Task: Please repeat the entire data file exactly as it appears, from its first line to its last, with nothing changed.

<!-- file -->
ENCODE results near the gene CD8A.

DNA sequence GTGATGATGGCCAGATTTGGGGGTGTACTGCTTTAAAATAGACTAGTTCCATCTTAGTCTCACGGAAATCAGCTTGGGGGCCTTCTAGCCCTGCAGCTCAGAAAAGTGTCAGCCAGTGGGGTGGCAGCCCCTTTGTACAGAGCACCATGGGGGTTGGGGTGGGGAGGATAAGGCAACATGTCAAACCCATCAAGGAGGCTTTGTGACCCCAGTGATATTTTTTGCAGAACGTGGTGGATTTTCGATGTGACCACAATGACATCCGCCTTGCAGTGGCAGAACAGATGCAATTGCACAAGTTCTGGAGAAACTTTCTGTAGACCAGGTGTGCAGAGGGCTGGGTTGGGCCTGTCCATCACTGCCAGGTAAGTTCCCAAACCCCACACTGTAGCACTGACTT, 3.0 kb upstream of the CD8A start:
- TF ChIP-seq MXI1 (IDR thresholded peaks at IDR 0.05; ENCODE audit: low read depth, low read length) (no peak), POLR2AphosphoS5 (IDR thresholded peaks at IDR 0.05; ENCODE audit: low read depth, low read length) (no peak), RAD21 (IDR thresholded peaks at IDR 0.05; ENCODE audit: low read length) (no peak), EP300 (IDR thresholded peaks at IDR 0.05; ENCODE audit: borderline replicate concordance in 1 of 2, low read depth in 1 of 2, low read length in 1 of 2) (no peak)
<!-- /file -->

ENCODE results near the gene CD8A.

DNA sequence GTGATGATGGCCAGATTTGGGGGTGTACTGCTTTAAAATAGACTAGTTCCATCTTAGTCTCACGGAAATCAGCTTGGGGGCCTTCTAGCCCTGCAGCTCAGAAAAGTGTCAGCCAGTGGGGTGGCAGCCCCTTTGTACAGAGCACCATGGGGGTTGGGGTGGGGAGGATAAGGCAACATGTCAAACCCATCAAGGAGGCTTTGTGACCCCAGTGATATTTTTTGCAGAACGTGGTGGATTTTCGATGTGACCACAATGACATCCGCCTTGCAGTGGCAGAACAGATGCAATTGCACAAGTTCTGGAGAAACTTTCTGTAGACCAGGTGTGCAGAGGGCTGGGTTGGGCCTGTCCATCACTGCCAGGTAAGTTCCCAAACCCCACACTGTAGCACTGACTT, 3.0 kb upstream of the CD8A start:
- TF ChIP-seq MXI1 (IDR thresholded peaks at IDR 0.05; ENCODE audit: low read depth, low read length) (no peak), POLR2AphosphoS5 (IDR thresholded peaks at IDR 0.05; ENCODE audit: low read depth, low read length) (no peak), RAD21 (IDR thresholded peaks at IDR 0.05; ENCODE audit: low read length) (no peak), EP300 (IDR thresholded peaks at IDR 0.05; ENCODE audit: borderline replicate concordance in 1 of 2, low read depth in 1 of 2, low read length in 1 of 2) (no peak)